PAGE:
14 September 2011 A broad consensus on how to end the transitional period and restore peace and stability in Somalia now exists among the country’s leadership, the United Nations envoy told the Security Council today, urging it to send an unequivocal message to the leaders that a return to political bickering will not be tolerated.
Delegates attending a UN-backed meeting on ending the transitional period last week endorsed a roadmap that spells out priority measures to be implemented before the current governing arrangements end in August next year.
The Consultative Meeting on Ending the Transition, held in the capital, Mogadishu, last week considered four priority tasks in the roadmap to ending the transition – improving security, drafting a constitution, national reconciliation and good governance.
“There will be no more extensions and we must work together to end the transition by August 2012,” said Augustine Mahiga, the Special Representative of Secretary-General for Somalia, in a briefing to the Council.
“The seeds of hope and progress have begun to sprout, but they will need to be carefully and generously nurture if they are to bloom into sustainable peace,” he said.
Mr. Mahiga urged the international community to immediately provide resources to Somalia’s Transitional Federal Institutions (TFIs) and other partners helping to implement the roadmap, and to redouble engagement with the Somali leadership, while striking the “delicate balance” between inducement and compulsion.
He note that the withdrawal of the Al-Shabaab insurgents from Mogadishu had offered the Transitional Federal Government (TFG) an opportunity to expand the territory under its control and enhance its legitimacy by delivering services to the people, warning that a security vacuum could allow the re-emergence of warlords in the city.
“In addition to these security challenges, the extremists are likely to resort to terrorist tactics in Mogadishu and elsewhere,” Mr. Mahiga told the Council. “AMISOM [African Union peacekeeping force] and the Government forces must be equipped to respond to this new threat.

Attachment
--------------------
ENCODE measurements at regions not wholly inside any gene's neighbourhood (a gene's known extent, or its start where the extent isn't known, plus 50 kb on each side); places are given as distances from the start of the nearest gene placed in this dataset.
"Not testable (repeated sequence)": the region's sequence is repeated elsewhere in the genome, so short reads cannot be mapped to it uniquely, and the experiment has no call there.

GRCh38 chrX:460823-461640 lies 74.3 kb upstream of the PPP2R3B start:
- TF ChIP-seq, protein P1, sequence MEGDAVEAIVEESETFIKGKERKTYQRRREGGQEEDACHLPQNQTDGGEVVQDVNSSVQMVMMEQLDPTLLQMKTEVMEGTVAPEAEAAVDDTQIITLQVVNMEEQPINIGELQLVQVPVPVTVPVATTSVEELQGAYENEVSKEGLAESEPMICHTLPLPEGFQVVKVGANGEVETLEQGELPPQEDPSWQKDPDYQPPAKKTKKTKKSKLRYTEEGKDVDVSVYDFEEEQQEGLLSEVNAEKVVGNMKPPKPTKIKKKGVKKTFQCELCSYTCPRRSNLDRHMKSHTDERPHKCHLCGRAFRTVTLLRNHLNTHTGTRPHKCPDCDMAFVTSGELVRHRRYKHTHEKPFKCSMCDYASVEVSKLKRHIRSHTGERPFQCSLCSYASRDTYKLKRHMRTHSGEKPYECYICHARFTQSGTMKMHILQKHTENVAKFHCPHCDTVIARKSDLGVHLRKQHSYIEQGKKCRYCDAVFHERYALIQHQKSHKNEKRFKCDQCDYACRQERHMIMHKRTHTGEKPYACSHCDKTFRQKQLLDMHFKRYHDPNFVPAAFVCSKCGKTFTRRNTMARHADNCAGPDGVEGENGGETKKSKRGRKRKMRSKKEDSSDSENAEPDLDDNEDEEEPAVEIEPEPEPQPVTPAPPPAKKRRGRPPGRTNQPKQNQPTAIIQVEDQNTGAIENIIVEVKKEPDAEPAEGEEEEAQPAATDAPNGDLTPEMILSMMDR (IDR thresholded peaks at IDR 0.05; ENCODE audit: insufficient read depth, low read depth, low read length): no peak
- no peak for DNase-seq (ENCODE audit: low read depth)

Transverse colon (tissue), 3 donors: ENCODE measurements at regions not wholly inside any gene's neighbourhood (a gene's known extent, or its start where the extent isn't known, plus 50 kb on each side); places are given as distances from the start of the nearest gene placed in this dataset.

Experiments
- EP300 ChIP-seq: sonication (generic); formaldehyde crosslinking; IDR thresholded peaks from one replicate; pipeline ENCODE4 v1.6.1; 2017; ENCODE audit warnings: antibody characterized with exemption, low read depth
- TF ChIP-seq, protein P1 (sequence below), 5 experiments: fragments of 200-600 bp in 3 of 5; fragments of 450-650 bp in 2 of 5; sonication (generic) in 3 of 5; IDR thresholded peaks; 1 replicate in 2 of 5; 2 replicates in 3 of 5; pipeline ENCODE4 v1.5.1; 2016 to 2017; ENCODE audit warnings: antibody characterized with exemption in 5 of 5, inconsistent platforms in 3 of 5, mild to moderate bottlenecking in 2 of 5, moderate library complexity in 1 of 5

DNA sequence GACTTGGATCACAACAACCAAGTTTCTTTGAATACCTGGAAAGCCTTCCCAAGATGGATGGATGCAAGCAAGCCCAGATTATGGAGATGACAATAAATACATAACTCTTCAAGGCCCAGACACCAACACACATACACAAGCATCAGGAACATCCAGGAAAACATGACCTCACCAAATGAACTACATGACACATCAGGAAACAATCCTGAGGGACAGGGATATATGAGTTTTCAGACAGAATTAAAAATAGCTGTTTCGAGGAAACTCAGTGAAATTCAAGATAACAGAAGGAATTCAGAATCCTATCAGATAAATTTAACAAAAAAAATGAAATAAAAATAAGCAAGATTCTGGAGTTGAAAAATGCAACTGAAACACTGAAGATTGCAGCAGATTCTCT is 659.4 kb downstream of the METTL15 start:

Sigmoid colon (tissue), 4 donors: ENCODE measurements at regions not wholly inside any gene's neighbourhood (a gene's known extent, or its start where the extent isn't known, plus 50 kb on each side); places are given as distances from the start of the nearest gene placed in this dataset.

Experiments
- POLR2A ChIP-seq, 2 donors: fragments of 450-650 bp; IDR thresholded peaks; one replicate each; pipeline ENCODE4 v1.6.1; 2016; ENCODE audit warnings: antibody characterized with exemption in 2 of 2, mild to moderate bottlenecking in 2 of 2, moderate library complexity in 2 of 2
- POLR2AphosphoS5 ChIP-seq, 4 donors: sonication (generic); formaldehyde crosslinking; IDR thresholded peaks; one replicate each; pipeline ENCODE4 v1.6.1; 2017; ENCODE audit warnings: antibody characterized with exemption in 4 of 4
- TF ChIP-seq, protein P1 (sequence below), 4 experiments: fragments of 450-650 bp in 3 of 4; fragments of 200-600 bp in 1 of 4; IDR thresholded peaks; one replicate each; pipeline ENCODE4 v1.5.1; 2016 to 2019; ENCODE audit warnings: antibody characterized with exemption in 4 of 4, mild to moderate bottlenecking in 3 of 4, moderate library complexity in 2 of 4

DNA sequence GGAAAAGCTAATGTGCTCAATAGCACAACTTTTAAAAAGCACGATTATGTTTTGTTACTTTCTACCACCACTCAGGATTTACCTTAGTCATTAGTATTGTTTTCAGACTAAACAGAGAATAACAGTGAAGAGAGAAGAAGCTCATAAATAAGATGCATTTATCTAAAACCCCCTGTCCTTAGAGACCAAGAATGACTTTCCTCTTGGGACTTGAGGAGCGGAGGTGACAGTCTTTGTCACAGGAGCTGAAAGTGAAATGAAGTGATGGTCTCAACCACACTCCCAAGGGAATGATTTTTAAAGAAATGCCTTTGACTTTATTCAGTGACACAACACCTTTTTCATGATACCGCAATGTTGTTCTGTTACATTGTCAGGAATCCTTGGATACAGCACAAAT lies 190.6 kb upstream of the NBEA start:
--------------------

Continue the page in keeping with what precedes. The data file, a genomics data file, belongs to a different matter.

‘This will require agility, enhanced mobility, expanded surveillance and greater tactical capability around Mogadishu and beyond,” he said.
He said that the TFG and the UN country team had prepared a Mogadishu Stabilization Plan, which requires an initial funding of $5 million.
Mr. Mahiga also pointed out that the Secretary-General, in his latest report on Somalia, expresses support for the rapid deployment of a guard force within AMISOM to provide protection to the mission’s civilian staff and UN personnel and assets.
“The guard force is essential to enable my office to facilitate the effective implementation of the roadmap. I would therefore welcome the Council’s support in this regard,” he said, adding that the UN Political Office for Somalia (UNPOS), which he heads, is ready to expedite the deployment of staff to Somalia, especially Mogadishu, as accommodation and logistical support becomes available.
Addressing the Council, Somalia’s Prime Minister Abdiweli Mohamed Ali stressed the need to step up the delivery of humanitarian aid to alleviate the famine and food crisis situation in the country.
He also called for the expansion of AMISOM, increased support for country’s army and police to further improve security in Mogadishu and around the country.
“As I stand here today and pledge my commitment to delivering the priority tasks laid out in the roadmap, so I ask for the international support necessary to deliver the humanitarian relief and security that are vital components of stabilizing Somalia,” said Mr. Ali.
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